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Stone Jaguar

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About Stone Jaguar

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    Guatemala & Bay Area, California

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  1. I have collected Columnea crassifolia on many occasions in Chiapas, México and Guatemala. It is invariably found in upper foothill or middle elevation cloud forest. Never, not once, found it associated with ants. I agree with Aurélien's view that someone almost certainly mixed genera and confused with Codonanthopsis crassifolia, a VERY different-looking, near obligate Central American myrmecophyte in nature. Columnea linearis is a lowland tropical forest species that rarely makes it to low elevation Caribbean versant cloud forest in southern Central America. This is an example of a wild-source, cultivated Columnea crassifolia in my garden in Guatemala from 1,600 m in Quezaltenango Department, Guatemala. J
  2. Good afternoon, Aurélien. Thanks! I am currently working with Juan José Castillo on two equally remarkable new Chamaedorea species from northern Central America as well. It is a shame that Fred Muller's amazing photos of the infructescences were not used in that Phytotaxa article. None of he heather like Neotropical ericoids are myrmecophytic as far as I am aware. I have several high Andean disterigmas here and they all seem pretty straightforward. Congratulations on your new displays! Keep safe, J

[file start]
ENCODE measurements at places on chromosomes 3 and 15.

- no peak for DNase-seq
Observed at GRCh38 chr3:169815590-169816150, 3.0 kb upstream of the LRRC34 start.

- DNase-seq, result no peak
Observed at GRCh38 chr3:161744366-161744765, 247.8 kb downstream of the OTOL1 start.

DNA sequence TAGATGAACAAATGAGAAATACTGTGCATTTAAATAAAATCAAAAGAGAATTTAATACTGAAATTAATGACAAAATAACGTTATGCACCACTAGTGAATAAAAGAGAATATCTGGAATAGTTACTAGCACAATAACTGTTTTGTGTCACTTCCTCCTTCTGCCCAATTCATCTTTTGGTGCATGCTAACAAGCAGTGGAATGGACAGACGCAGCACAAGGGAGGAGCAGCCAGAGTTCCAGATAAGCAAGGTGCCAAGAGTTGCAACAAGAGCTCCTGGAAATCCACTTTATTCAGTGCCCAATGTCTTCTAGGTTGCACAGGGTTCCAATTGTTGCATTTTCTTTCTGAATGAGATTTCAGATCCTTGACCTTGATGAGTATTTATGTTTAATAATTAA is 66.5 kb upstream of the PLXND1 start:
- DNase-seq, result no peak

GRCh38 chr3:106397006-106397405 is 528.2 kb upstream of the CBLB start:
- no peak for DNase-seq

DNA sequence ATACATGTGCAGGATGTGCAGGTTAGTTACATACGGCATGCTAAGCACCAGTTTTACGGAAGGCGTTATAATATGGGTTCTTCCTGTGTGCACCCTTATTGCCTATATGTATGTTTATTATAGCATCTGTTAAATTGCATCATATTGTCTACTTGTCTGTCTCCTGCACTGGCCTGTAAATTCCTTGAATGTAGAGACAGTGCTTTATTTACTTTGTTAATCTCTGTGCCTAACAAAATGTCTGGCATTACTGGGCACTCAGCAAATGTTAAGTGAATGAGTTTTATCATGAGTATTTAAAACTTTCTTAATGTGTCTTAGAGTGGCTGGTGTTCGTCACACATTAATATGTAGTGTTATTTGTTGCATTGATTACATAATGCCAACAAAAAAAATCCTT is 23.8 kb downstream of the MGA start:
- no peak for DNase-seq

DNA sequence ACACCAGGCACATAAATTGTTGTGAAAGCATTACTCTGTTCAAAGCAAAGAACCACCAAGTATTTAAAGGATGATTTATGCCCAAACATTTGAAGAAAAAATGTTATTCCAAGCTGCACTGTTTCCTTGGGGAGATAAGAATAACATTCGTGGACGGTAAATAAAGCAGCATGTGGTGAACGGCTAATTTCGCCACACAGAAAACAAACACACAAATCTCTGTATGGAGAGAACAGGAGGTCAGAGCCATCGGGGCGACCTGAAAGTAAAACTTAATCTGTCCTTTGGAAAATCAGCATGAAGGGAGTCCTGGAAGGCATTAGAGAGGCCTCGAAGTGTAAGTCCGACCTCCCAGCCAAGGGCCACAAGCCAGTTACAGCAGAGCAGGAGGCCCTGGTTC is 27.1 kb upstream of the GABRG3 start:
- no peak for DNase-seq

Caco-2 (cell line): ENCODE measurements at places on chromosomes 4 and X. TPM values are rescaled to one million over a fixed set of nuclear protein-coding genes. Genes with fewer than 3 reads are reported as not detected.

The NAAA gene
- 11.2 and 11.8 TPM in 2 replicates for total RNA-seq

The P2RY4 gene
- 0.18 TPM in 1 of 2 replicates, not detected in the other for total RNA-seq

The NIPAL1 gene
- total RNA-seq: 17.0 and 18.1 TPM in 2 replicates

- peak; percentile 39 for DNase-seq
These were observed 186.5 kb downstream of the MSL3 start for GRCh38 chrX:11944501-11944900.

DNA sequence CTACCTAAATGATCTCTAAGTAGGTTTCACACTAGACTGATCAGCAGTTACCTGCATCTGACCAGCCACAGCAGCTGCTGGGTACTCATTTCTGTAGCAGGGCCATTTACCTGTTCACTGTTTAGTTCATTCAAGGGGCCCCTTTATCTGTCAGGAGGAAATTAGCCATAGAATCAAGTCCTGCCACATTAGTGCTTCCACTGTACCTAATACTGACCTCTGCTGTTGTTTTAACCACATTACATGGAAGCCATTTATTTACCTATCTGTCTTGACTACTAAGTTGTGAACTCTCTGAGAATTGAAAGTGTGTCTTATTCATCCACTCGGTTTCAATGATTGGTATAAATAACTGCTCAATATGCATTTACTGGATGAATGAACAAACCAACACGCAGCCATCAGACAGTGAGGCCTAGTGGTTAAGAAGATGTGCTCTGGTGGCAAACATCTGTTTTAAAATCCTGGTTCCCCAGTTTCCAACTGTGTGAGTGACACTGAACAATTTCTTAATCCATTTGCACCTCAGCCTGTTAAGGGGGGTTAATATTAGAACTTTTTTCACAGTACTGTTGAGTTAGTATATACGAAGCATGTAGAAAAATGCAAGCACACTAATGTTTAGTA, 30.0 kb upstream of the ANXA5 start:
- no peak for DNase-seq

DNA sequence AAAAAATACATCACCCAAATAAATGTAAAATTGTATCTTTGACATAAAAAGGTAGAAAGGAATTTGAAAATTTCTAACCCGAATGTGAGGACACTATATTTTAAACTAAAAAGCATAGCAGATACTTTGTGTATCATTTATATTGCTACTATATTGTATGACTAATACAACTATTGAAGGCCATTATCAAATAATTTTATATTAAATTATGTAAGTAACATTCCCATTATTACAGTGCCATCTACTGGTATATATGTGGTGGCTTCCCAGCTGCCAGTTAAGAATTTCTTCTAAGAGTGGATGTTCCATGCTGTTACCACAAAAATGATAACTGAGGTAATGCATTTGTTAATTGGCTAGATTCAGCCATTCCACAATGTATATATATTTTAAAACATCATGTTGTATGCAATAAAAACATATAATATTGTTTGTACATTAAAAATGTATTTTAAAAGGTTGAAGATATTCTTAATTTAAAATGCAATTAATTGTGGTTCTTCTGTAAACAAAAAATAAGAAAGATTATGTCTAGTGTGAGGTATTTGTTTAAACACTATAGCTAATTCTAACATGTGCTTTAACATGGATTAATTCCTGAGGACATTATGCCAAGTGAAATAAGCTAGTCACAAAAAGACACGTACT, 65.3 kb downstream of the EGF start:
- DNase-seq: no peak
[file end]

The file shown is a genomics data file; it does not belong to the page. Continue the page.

3. Thanks to both for kind comments. Frank, hopefully we see greater interest in growing carefully thought out multispecies mounts by myrmecophyte collectors. The orchid growing community have been sold "species sticks" by a few US nurseries for some time but they are usually just a hodgepodge of species tied on a manzanita branch and priced 3X. I have already shown some mounts I did in Guatemala with Myrmecodia tuberosa and some Malesian Dischidia spp. about 12 years back, but there is clearly a great deal of room for improvement on my efforts. Derrick, thanks very much for catching that vagrant "n". I usually snipe stray typos in the articles myself over time, but haven't yet had a chance to go over that one with a perfectly clear set of eyes. I think that outside of the research community, the line between a "mymecophyte guild" and an "ant garden" is a bit blurred. I view standalone myrmecophytic epiphytes growing in isolation as one end of the spectrum, and these giant, complex parabiotic ant carton-based communities at the other, with everything in between as being some sort of "ant garden" or other in the eyes of many entomologists and botanists. I hope that the images in the article showing mature Myrmecophila spp. as community anchors with "satellite" orchids and bromeliads growing in their immediate vicinity illustrate how variable these ant garden models can be in the Neotropics. These smaller ant-inhabited plants growing on the periphery of community probably both provide and derive defenses to/from the broader garden area dominated by cow horn orchids. I don't have any of my friends or colleagues assist in editing my work except when doing a joint publication so no complaints on that end. Everyone I know is busy trying to make a living and building their own image banks or online presence, so I try and lean on them as rarely as possible and solely to provide me with particular images I need in order to generate fully original content. Neither Fred nor Ron are particularly interested in myrmecophytes, but do encounter them in nature during the course of their fieldwork. These men are obviously most focused on orchids. In this particular case, both were at localities in LatAm with ant garden plants whose images I wanted and were able to take some fresh shots specifically requested for this piece, apart from retrieving a few others from their archives, as a special favor. Besides the species mentioned in the article, the 500 lb gorilla in the room as regards myrmecophytes, IMO, is Philodendron. This very large Neotropical aroid genus (~600 described species with well over 1,000 now believed to be out there), has MANY species with EFNs, succulent and semi-hollow petioles and birds-nest or otherwise litter trapping plant forms. I strongly believe that further research will reveal much closer relationships between some philos and ants than is currently documented. I also suspect that, as is known to be the case in some bromeliads, some are closely ant-associated and prone to self-pollinate at one locality and not at another. Best regards, J